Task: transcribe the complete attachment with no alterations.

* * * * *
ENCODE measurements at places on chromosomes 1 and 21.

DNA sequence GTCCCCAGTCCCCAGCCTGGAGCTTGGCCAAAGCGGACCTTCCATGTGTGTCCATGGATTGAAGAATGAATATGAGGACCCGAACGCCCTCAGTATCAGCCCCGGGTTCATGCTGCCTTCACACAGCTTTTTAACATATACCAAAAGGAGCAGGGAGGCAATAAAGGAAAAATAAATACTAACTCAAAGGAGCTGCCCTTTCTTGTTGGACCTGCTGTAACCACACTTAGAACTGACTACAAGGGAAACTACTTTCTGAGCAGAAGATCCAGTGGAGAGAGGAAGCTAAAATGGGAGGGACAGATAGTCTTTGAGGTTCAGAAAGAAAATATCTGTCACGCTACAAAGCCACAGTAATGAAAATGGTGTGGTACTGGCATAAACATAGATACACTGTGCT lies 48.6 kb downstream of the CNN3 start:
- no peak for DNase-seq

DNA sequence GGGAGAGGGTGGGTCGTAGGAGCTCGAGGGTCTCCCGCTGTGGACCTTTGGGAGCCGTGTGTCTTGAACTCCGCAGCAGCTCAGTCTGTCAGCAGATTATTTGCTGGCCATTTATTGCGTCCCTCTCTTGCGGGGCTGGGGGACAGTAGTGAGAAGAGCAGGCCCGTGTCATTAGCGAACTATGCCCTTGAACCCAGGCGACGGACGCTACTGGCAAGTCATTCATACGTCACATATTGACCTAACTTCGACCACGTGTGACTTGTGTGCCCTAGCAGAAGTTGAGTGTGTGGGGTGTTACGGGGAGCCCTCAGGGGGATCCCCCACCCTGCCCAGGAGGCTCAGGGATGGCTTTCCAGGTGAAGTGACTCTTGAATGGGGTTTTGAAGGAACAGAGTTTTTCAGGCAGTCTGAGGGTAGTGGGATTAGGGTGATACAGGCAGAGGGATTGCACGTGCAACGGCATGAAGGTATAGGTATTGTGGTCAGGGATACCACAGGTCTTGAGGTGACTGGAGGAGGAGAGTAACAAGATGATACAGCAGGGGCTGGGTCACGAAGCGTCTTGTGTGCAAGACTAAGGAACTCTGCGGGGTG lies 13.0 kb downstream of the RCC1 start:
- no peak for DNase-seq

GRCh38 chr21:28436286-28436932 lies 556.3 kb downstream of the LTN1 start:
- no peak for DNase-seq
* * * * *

ENCODE measurements at places on chromosomes 1 and 21.

DNA sequence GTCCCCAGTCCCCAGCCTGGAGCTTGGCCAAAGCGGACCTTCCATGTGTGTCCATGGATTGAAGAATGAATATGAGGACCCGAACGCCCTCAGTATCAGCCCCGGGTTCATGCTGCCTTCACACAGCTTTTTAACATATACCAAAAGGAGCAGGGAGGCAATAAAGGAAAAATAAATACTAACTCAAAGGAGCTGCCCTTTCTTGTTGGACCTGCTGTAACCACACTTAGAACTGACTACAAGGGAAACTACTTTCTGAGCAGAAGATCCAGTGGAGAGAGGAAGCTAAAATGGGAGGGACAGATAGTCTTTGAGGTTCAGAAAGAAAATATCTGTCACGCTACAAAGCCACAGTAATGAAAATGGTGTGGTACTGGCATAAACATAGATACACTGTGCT lies 48.6 kb downstream of the CNN3 start:
- no peak for DNase-seq

DNA sequence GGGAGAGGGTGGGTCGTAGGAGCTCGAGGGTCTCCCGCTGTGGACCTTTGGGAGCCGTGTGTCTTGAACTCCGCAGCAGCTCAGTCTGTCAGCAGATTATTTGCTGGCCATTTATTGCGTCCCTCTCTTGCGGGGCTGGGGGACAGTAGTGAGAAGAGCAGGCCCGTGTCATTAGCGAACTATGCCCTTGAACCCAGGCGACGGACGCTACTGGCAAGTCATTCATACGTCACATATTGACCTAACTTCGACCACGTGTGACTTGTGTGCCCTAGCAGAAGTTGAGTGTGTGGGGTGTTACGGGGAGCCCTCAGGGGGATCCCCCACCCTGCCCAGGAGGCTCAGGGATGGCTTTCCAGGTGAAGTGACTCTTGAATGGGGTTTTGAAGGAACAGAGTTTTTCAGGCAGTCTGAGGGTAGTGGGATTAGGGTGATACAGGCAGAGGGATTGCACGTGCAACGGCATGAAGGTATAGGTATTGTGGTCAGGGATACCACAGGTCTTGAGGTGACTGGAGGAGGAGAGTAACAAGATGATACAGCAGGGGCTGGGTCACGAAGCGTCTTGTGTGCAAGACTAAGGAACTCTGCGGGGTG lies 13.0 kb downstream of the RCC1 start:
- no peak for DNase-seq

GRCh38 chr21:28436286-28436932 lies 556.3 kb downstream of the LTN1 start:
- no peak for DNase-seq